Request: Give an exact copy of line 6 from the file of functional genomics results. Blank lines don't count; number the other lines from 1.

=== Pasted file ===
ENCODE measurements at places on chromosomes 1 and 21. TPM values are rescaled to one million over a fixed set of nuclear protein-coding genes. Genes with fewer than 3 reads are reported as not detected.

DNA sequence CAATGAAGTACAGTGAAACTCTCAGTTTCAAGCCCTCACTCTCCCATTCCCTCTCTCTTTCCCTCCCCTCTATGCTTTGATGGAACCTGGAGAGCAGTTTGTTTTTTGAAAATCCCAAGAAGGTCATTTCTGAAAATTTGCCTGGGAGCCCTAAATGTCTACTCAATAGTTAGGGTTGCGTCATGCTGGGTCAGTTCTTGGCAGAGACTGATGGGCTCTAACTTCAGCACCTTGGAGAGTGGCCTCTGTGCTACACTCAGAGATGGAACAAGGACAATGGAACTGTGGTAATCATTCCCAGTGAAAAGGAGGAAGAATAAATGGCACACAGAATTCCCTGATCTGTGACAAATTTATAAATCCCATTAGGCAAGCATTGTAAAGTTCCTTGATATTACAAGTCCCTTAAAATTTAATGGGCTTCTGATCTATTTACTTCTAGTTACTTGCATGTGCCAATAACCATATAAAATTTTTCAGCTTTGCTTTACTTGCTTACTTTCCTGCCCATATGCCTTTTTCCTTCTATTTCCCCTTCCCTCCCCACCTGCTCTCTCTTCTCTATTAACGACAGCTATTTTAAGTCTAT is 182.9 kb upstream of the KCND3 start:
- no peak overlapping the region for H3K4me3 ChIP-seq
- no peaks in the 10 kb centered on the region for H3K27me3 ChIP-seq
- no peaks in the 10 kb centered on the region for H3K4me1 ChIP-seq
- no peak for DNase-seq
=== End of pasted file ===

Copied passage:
- no peak for DNase-seq